Exploring Positive Psychology - a message from Sally Kirkright, CEO AccessEAP

Newport & Wildman is proudly part of AccessEAP. This month we have a message from Sally Kirkright, CEO, AccessEAP.

Throughout this year, we have been bombarded with messages from the media and on social media relating to the pandemic. One common message that stood out was to "be grateful for what you have during these times". It can be incredibly difficult to do this when COVID-19 has taken so much in terms of removing us from a physical workplace, travel and family dinners. To explore this perspective, our clinicians here at Newport & Wildman have turned to the research of Positive Psychology. This has assisted us to discuss situations from a strengths-based lens. The approach, which has been around for decades but is starting to gain momentum, doesn't focus on the sickness or ill health of the individual but rather on their wellbeing. This allows for a shift in perspective.

Positive psychology shifts the focus from anger, depression, fear and jealousy to look at what makes us well: motivation, forgiveness, resilience and compassion. Here is a telling quote from George Valliant, one of the founders of the positive psychology movement, where he describes The Comprehensive Textbook of Psychiatry.1 It has '500,000 lines of text [with] thousands of lines on anxiety and depression, and hundreds of lines on terror, shame, guilt, anger, and fear. But there are only five lines on hope, one line on joy, and not a single line on compassion, forgiveness, or love." In a pandemic where humanity is still prevailing, despite the whole world being encouraged to stay indoors, looking for and finding hope is even more important.

October is Mental Health Awareness Month. This means that for one month mental health is in focus in the media and the recent budget increase in Medicare support for additional sessions and resources into community mental health, highlights the increase in demand for support which has increased due to the pandemic. Over the last ten years of leading the AccessEAP team, I can see a positive change in many community leaders, customer organisations and most recently the federal budget, recognising that mental health is important to the future of our country. It is, according to the World Health Organisation "a state of complete physical, mental and social wellbeing and not merely the absence of disease or infirmity."2 An important implication of this definition is that mental health is more than just the absence of mental disorders or disabilities.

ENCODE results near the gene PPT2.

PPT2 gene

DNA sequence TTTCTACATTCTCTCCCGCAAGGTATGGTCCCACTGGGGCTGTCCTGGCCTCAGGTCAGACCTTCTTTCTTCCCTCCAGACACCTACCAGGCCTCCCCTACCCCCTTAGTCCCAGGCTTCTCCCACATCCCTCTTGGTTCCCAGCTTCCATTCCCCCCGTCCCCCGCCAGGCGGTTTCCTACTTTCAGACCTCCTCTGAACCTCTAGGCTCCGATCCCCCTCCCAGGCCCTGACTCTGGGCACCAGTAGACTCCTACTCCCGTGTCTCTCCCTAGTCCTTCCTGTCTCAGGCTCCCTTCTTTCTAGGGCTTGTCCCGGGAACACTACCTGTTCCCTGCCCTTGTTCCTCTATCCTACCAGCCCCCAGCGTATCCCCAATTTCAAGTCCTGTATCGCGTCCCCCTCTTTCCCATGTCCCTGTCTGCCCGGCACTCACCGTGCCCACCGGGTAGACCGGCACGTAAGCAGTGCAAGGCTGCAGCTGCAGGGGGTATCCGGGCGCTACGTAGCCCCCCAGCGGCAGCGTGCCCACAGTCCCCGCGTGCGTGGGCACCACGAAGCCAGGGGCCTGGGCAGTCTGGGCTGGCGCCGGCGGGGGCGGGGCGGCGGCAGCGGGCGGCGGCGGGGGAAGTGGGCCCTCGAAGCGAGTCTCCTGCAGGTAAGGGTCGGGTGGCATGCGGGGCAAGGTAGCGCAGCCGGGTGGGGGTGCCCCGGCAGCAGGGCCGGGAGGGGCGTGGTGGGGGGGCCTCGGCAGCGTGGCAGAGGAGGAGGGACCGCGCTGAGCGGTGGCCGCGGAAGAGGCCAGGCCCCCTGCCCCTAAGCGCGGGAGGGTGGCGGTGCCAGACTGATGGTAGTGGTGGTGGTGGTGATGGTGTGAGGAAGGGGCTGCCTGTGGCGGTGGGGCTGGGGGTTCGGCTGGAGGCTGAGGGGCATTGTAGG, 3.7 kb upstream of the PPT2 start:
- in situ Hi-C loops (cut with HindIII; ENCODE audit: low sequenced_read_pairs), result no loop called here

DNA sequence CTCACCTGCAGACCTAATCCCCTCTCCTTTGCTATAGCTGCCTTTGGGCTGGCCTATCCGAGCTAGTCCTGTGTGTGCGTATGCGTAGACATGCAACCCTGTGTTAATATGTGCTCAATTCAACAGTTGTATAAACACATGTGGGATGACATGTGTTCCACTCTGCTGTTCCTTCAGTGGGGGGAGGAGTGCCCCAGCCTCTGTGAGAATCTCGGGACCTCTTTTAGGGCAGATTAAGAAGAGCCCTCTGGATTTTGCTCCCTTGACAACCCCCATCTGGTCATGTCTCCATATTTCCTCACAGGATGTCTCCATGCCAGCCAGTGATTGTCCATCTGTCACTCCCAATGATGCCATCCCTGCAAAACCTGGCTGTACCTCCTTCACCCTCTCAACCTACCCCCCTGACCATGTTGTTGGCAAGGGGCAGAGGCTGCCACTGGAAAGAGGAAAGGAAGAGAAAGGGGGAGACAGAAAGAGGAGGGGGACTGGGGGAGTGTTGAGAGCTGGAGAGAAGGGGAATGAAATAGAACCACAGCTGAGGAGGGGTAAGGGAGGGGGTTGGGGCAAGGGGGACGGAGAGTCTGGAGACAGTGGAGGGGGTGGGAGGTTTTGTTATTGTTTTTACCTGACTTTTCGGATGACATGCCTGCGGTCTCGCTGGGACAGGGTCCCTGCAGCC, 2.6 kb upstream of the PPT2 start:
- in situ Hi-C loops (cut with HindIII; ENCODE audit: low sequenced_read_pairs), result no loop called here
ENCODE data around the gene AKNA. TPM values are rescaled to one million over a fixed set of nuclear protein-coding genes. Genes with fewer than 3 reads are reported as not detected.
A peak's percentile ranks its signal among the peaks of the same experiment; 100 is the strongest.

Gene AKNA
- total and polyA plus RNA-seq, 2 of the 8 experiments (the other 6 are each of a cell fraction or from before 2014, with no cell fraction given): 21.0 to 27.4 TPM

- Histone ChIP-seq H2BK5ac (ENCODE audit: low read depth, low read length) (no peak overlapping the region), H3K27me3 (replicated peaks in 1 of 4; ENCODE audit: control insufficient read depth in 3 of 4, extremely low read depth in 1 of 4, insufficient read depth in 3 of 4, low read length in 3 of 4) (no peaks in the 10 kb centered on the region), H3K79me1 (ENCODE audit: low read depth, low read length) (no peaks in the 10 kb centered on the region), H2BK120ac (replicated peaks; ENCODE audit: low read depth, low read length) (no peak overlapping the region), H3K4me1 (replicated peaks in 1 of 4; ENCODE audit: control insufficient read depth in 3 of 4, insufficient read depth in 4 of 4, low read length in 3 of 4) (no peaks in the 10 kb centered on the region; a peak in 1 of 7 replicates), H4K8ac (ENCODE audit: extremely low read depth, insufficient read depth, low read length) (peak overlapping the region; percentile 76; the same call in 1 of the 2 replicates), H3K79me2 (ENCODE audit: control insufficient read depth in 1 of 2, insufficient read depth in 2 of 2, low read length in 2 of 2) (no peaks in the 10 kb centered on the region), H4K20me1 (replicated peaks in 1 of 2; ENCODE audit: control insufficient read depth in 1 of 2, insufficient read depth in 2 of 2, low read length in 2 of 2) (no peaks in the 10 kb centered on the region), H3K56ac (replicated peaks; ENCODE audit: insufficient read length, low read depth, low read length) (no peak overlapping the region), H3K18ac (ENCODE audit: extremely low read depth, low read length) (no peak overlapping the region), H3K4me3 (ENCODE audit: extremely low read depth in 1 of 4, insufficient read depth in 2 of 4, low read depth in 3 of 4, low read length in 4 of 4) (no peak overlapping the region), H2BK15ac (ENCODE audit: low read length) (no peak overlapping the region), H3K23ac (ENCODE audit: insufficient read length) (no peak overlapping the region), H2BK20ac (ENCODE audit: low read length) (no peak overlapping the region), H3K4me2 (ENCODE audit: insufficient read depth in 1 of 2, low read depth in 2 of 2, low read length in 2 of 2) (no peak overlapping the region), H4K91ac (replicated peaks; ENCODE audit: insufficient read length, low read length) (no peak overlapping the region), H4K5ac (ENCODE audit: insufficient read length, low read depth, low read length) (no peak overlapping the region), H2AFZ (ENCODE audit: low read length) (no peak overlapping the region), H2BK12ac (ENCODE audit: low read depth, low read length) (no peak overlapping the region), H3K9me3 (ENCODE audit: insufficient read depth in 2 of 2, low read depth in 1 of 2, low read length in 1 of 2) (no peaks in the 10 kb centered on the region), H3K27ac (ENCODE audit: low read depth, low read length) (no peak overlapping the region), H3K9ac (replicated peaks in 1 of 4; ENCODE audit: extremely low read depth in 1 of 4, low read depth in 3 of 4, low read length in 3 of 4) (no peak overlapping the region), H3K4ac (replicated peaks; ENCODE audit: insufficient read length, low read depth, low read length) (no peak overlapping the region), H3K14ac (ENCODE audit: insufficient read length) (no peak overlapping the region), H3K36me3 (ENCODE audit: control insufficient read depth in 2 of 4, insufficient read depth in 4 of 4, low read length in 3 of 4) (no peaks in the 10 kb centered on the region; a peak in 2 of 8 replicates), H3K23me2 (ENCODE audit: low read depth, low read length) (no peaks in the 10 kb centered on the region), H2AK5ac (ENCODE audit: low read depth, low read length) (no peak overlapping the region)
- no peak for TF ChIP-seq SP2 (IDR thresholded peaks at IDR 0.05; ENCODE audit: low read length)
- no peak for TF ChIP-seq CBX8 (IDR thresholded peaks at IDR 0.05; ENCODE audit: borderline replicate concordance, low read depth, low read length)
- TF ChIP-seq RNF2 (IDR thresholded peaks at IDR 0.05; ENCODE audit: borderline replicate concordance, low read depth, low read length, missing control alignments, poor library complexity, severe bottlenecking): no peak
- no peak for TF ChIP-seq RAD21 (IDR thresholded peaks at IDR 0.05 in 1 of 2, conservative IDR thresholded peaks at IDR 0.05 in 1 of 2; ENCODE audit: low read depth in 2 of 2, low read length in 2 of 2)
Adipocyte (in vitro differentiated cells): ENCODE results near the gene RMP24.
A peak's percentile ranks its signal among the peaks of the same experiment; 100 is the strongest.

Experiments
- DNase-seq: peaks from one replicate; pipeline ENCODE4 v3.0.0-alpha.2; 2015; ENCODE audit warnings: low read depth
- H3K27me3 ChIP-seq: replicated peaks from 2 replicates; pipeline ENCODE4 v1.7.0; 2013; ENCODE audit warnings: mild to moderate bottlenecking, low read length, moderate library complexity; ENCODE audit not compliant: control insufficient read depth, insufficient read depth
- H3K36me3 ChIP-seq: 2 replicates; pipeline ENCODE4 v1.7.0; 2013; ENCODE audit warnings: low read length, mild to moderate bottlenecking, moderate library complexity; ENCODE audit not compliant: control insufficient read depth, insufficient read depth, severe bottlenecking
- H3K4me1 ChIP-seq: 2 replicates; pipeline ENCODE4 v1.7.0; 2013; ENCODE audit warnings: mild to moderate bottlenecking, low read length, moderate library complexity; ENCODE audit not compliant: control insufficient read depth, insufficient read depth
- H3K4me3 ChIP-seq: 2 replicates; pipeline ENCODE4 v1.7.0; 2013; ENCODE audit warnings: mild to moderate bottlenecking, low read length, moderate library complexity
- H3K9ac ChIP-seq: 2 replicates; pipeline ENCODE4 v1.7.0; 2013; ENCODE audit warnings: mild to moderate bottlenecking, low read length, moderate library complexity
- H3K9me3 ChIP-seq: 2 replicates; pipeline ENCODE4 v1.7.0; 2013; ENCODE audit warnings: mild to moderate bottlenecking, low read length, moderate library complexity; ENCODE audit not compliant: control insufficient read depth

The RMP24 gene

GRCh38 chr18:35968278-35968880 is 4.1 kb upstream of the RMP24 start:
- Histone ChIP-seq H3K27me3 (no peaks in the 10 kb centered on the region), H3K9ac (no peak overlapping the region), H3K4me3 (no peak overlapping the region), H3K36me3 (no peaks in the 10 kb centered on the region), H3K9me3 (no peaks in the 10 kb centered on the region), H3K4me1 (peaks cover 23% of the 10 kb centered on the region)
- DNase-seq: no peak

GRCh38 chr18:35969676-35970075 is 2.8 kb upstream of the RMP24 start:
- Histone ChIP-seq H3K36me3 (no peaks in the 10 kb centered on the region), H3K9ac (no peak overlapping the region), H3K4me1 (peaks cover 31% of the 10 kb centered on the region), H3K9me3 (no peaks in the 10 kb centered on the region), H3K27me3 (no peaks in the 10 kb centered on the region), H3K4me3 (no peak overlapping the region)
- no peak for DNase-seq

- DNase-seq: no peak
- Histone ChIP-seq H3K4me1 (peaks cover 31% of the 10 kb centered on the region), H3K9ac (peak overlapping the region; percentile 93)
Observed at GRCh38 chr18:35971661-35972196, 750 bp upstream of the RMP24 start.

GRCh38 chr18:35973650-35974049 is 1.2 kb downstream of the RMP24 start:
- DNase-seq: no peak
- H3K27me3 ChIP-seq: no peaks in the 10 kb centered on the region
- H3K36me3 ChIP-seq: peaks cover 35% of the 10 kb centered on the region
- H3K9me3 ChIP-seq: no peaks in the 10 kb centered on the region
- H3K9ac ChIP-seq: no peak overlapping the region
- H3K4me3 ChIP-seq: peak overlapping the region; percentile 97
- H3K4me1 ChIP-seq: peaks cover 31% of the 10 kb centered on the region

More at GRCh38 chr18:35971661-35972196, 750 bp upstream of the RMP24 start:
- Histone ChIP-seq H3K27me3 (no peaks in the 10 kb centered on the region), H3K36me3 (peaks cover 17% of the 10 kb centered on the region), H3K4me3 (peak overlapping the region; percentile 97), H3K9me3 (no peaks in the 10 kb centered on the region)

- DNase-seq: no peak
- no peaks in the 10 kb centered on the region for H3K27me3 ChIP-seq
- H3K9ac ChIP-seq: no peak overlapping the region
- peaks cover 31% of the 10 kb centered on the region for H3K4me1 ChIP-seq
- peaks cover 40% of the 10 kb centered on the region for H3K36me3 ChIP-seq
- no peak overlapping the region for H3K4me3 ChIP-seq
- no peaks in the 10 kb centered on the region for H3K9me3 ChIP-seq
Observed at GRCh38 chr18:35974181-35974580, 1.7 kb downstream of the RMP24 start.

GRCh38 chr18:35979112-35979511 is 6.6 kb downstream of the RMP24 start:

The question for many individuals, organisations and the general community is how is mental health maintained? One of the most concise models of positive psychology was developed by Martin Seligman called PERMA3. The backbone of this theory is that individuals (and organisations, groups and even families) understand, develop and work/live within their signature strengths. PERMA stands for Positive emotions, Engagement, Relationships, Meaning and Accomplishments. PERMA allows for the individual to take their own steps and manage their own wellbeing and can be measured to show growth and success.

Feedback from managers, leaders and even friends and family have asked what role can I play in supporting people around me? On the back of R U OK? Day and now in Mental Health Awareness Month, the answer is about knowledge and empowering oneself to have conversations which are caring and supportive.

We can all play a role in reaching out and having meaningful conversations. We can through talking break down stigma and encouraging people to get help. We know community mental health services are under pressure due to increased demand. This highlights the importance of an EAP within organisations, to provide support to employees and their families. Managers who are in the "frontline" for their people are often ignoring their own mental health. It is timely for themselves and to talk and remind others about mental wellbeing, strengths, stigma and getting support.

Overall, focusing on what we can control, what we can do well, we can see the practical and emotional benefits of building what is strong in our communities and personal lives, rather than only looking at what is wrong. On a national level, this is an example of the tenets of positive psychology – the nation looking at what we are doing well together and building on our strengths. After doing all of the hard work that 2020 has created, 2021 may mean a more aware and mentally healthy world.  I can't wait.

Sally Kirkright, CEO AccessEAP


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AccessEAP CEO Feature - Make sure you leave something in the tank

Newport & Wildman is proudly part of AccessEAP. This month we have a message from Sally Kirkright, CEO, AccessEAP.